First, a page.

This is an academic history of the establishment of big-time football within the university, covering the period from the 1820s to the 1930s. From the growth of physical culture through the 19th century, Ingrassia traces the evolution of the concept of manliness from one of self-discipline to that of force and victory well exemplified on the gridiron. Ingrassia “argues that intercollegiate football was maintained and reformed in the early 1900s because many university professors and administrators, as well as writers and politicians, saw it as a cultural ritual that, besides training young men in the strenuous ways of modern life, would publicize universities and disseminate prevailing ideas about the body and social order.”(3-4) He observes that football evolved within the academic world at the same time that large American universities were making a push to stress research over teaching, and he writes that the popularity of the game was seen as a way to sell the ivory tower to the general population. However, many other academics saw the emphasis on lowbrow football as corrupting the mission of the university, and Ingrassia often finds himself agreeing. That debate continues today, but Ingrassia maintains that the permanence of the game within academia, .as circus or sideshow, was firmly established with the advance of professional coaches and the construction of concrete stadiums in the early 20th century, and there is no turning away from football now. He also addresses the progressive era, militarism, sexism, racism, and the effects of the newer disciplines of psychology and social sciences in regard to this topic.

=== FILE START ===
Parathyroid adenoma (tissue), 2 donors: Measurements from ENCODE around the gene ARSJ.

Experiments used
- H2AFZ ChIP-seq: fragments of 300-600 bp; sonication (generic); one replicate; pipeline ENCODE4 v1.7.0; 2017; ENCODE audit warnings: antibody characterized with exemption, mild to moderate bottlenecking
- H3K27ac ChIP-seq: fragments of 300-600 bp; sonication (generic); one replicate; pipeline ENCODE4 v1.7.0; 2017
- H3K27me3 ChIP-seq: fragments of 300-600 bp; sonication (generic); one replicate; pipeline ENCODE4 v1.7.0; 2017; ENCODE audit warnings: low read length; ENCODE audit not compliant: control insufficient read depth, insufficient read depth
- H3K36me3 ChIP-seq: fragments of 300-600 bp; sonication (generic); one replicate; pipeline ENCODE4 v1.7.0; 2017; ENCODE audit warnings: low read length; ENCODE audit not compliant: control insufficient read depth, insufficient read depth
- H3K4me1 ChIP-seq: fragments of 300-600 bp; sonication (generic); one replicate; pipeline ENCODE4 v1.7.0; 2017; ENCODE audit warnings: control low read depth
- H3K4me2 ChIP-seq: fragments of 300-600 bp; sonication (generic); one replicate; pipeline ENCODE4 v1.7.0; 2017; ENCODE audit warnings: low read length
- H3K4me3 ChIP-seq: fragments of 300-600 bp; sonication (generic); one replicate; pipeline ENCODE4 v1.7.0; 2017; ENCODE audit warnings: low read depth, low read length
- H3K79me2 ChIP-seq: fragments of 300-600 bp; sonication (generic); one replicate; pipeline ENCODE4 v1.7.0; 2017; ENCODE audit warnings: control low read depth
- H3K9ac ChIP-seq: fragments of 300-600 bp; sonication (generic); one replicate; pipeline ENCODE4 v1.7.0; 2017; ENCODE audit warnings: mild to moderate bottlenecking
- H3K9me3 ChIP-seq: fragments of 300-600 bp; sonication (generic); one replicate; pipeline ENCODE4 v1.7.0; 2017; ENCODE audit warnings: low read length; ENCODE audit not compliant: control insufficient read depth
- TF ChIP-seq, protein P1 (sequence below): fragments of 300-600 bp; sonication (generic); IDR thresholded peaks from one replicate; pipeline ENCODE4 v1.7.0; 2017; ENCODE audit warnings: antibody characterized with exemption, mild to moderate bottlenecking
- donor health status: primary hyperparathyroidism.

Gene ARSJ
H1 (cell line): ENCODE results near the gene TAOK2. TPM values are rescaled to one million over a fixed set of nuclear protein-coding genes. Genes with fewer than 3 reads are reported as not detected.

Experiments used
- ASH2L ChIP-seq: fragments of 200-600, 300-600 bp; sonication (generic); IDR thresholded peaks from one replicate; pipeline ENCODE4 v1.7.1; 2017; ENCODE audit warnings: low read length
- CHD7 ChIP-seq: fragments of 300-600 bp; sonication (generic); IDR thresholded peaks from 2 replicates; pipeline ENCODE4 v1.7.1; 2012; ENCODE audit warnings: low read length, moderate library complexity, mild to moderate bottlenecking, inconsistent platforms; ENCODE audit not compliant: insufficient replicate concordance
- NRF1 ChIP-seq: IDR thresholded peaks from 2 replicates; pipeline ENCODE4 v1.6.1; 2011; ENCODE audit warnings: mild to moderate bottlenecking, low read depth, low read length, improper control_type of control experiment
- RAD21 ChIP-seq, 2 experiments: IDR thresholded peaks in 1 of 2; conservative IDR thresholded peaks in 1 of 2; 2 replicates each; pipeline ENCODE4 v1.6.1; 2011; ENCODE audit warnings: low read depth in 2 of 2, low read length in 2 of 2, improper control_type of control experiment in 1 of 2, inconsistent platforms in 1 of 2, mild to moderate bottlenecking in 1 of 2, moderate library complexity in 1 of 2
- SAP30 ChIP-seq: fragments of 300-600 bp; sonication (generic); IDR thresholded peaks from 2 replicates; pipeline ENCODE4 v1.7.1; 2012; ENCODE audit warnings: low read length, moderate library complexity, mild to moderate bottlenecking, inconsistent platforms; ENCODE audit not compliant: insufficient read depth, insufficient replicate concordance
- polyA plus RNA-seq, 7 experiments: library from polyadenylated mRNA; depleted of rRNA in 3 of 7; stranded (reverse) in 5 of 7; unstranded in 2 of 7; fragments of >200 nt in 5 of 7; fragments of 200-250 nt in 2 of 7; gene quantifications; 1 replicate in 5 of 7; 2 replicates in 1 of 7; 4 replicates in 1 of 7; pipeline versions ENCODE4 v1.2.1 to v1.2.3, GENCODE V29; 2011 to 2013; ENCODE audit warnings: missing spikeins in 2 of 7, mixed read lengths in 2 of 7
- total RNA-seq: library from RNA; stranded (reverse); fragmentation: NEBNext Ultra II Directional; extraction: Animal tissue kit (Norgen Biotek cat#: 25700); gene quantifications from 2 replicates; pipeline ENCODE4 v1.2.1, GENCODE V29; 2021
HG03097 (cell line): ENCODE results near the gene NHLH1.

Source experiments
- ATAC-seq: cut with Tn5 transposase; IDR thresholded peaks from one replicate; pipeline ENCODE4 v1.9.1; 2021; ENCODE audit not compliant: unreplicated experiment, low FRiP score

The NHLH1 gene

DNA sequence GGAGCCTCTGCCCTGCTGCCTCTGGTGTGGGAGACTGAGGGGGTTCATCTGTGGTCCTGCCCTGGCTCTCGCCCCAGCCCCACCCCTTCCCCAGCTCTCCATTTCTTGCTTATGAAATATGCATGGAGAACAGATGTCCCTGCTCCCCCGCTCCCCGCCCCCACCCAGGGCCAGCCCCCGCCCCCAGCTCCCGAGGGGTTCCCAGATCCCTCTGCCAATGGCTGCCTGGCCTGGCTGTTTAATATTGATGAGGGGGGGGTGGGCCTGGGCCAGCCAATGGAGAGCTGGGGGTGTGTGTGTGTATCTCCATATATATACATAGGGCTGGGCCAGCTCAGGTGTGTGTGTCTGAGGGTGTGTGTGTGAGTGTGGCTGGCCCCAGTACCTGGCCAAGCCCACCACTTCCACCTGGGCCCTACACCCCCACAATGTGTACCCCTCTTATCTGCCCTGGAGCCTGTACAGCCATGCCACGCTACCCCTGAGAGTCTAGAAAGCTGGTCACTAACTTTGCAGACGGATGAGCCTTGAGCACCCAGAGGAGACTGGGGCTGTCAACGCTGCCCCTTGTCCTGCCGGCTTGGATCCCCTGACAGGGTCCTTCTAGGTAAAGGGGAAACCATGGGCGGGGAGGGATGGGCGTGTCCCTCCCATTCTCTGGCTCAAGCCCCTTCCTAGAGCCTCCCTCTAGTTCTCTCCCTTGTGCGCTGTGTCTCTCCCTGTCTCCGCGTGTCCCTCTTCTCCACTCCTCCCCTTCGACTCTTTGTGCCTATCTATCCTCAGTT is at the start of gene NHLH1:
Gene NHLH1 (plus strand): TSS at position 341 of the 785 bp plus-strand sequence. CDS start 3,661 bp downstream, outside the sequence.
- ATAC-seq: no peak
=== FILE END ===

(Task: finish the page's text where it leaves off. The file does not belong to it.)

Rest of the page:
The one review of this very new book that I was able to find agreed on many of these points, but concluded his review by saying, “although thoroughly-researched, this book makes for very dry reading, which will limit its audience to specialists.”(Maxymuk) I found the book thoroughly enjoyable, with rarely a dull moment throughout, but perhaps this is because of Ingrassia’s relevance to my own research and the many uses I have for this book in the coming months. Ingrassia’s work was incredibly well researched and I appreciate his dedication to this book for that very reason. More than once, I found myself reading through his seventy pages of notes and 30 pages of bibliography even more closely than his text because I wanted to get inside the head of an academic with interests so close to my own, and try to understand how he used the scholars before him. This book will be kept very closely to me throughout my research because it is fresh off the press and has the latest compilation of scholars that are relevant to my project, and because Ingrassia’s ideas and understandings of universities and their football teams is a fantastic resource for me to build from and fill in gaps that were missing from his work.